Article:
Now, here's a thought: if that lack of autonomy and constraints on investment and growth was true of airports owned and controlled at a distance, how much could it apply to other organisations?
One striking aspect of this CMA report is the contrast between the view from Glasgow Airport and Edinburgh's enthusiastic, if not boastful, claims for the liberation of 2012, when it was bought by Gatwick's private equity owners.
As related by the CMA, ownership by a Spanish infrastructure investor and an Australian-based investment fund has not sounded all that happy for Glasgow Airport's management.
Having been kept within the Heathrow group until 2015, it suffered from prolonged uncertainty about its future. In being split from Edinburgh, it lost specialist skills in infrastructure maintenance and economies of scale. And on the west side of the city, without a train link or a tram like Edinburgh's, it's kind of in the wrong place.
Passenger numbers have been rising, after some sharp declines. But the best this CMA report can offer is that Glasgow has "focused on the customer experience... Other strategic change appears to have been incremental".
With the aid of a consultancy's econometric number-crunching, the report concludes that Edinburgh and Gatwick have thrived through their independence from Heathrow dominance. That's over and above the growth they might have seen.
And customers appear to have benefited from the BAA break-up, with 9% more take-offs and landings than in a group of other UK airports, and at least as high a premium in passenger numbers. A customer value is placed on that of £35m.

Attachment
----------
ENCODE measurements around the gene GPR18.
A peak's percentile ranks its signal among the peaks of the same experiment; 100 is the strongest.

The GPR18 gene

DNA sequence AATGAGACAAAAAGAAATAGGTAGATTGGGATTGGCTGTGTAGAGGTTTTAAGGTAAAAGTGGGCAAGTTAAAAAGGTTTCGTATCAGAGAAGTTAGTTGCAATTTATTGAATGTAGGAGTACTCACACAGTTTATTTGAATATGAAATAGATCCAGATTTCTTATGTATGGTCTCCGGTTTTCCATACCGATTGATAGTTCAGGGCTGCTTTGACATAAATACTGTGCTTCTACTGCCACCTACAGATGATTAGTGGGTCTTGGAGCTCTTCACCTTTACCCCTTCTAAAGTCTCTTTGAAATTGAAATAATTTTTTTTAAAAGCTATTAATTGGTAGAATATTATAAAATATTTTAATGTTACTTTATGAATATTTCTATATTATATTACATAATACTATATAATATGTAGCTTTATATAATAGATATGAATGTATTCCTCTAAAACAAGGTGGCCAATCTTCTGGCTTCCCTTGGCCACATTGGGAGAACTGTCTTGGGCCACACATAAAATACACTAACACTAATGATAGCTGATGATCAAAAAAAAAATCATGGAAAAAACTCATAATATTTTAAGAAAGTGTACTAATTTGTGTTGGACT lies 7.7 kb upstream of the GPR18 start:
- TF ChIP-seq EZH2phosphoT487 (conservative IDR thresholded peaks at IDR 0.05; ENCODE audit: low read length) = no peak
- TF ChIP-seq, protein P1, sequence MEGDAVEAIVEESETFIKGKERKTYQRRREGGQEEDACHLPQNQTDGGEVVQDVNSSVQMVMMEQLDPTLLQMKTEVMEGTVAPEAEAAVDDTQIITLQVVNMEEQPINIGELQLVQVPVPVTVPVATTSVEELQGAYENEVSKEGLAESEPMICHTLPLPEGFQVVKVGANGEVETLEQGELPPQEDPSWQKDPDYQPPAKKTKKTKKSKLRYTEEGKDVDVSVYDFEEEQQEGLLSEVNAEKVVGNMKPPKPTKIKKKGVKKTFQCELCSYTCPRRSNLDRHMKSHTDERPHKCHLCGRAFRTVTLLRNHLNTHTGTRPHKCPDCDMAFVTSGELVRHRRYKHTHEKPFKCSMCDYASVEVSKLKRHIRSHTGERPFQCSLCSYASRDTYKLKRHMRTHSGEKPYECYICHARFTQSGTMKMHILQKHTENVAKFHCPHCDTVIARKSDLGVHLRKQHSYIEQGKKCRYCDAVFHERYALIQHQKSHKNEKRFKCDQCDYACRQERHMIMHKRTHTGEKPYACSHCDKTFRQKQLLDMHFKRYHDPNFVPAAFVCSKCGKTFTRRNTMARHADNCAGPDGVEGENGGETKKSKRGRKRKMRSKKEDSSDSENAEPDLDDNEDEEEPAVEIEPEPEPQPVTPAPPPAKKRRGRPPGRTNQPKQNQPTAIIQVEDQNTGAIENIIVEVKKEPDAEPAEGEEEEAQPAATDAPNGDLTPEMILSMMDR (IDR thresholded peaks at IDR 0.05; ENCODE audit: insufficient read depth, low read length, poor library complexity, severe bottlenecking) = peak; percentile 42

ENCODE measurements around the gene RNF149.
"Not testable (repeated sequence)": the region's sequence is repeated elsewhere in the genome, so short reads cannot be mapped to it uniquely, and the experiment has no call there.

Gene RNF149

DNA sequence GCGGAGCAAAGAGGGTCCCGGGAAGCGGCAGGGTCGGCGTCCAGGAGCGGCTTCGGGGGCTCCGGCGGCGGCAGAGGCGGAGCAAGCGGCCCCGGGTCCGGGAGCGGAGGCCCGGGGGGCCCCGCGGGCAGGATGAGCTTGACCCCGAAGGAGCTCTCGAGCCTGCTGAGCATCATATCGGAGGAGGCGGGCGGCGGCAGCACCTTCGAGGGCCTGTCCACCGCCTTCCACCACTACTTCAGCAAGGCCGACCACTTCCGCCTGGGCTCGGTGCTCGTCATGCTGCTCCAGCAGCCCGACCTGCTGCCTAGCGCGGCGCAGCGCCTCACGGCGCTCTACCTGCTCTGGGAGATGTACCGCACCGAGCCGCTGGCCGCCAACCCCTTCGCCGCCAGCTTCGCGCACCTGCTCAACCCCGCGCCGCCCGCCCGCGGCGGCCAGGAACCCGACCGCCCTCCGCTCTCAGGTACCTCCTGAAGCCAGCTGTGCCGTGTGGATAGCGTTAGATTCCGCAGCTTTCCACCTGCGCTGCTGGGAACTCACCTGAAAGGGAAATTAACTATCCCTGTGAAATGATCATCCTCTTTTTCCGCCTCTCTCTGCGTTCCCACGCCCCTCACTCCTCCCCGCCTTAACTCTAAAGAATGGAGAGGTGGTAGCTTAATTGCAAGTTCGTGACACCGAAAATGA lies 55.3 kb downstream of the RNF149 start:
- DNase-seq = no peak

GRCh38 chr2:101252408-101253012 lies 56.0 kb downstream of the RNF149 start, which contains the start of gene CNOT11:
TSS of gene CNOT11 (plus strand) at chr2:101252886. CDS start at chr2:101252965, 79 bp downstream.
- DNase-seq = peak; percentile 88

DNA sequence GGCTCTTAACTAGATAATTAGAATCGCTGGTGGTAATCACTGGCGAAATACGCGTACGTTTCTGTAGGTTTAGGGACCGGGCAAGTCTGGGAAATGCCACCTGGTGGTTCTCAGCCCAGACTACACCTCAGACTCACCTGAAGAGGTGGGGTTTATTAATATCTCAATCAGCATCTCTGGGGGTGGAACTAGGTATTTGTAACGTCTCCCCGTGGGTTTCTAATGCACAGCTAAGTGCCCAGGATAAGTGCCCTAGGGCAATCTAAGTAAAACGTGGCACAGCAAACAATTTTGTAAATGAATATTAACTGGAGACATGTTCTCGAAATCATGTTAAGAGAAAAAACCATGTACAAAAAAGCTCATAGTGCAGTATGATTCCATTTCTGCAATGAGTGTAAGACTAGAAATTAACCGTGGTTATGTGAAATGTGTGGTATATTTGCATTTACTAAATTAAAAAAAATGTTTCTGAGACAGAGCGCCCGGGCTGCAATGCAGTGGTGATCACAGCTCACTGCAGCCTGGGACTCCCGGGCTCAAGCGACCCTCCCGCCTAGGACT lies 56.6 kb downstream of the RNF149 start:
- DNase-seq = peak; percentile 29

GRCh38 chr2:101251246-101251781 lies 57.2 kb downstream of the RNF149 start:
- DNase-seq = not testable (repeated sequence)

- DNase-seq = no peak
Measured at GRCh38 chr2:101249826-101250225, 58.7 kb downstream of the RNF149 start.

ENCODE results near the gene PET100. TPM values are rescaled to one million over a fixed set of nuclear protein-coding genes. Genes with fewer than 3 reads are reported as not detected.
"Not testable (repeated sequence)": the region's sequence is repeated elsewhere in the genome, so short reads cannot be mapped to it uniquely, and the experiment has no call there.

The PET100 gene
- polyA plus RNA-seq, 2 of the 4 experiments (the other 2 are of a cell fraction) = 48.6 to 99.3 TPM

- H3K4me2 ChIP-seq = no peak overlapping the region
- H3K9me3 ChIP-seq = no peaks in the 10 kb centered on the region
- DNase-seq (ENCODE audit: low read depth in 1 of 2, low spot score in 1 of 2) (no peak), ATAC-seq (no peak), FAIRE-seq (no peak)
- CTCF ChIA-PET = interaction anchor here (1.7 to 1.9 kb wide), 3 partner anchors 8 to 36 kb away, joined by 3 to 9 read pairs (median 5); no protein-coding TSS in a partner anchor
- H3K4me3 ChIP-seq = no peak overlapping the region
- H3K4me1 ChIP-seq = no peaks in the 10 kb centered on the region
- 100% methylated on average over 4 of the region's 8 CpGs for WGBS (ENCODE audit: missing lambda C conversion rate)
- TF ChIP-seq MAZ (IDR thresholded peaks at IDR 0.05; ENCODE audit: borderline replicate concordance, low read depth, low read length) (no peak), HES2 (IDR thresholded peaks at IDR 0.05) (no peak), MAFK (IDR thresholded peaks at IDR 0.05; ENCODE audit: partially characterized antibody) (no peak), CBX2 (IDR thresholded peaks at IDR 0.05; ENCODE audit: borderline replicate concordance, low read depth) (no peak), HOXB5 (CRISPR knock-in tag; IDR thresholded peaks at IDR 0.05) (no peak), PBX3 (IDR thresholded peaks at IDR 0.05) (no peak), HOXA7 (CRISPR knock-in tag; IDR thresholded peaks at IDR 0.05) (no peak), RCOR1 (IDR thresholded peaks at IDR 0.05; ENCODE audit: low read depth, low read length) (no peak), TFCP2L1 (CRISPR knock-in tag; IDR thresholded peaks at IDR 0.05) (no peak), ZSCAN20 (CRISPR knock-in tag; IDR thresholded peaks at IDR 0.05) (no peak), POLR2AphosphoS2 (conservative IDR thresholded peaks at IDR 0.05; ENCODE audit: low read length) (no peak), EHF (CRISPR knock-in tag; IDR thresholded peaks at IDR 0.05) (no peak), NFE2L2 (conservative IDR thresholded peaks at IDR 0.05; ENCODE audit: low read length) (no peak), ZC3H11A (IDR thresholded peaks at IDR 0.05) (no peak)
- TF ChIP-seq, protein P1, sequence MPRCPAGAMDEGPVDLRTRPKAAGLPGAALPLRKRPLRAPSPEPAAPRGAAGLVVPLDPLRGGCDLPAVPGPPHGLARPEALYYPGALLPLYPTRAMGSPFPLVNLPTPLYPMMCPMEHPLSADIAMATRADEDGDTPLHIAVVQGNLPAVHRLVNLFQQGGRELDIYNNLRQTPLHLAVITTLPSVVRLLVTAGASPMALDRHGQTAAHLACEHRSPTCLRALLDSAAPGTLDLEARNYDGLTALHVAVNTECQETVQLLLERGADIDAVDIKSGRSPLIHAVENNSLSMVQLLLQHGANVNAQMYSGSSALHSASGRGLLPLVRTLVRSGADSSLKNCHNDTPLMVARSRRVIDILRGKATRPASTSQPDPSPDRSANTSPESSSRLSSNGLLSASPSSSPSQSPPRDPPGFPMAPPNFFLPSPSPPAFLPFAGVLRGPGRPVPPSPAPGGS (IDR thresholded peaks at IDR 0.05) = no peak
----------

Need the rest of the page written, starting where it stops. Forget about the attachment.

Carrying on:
And what about Aberdeen Airport? It was put into special measures by the Competition Commission. That was partly because it serves a catchment area too small to support a rival airport to keep it sharp, and because it seemed there had been under-investment under BAA, with profits running unusually high.
The Civil Aviation Authority (CAA) was given the task of monitoring developments at the Dyce hub for helicopters as well as fixed wing, to see if it was responding to the competition regulator's targets for it.
The management's consultation on expansion plans brought hardly any responses. And just as it got its freedom from Heathrow, the oil price tanked, taking a lot of passenger traffic with it.
What the CAA did find was that revenue per passenger remains unusually high by comparison with other small city airports.
While Glasgow and Edinburgh both had revenue of £12 per passenger passing through in 2014, Aberdeen's figure had fallen, but was still 50% higher than for the central belt rivals. Only Heathrow and London City were higher.
The report justifies the BAA break-up, though results have been mixed. And it also points out that the benefits of competition are limited while London's capacity is constrained by indecision over runways.
That may not surprise much. You might expect the Competition and Markets Authority to produce a report that shows how positive more competition can be. The clue is in the name.
But as an occasional user of these airports, and an interested spectator as direct routes keep climbing, it does feel as if the break-up and competition has been good for choice, and bad for complacency.
As the SNP government is pledged to lower Air Passenger Duty by as much as half, the next such report may also be able to reflect on how much difference that makes.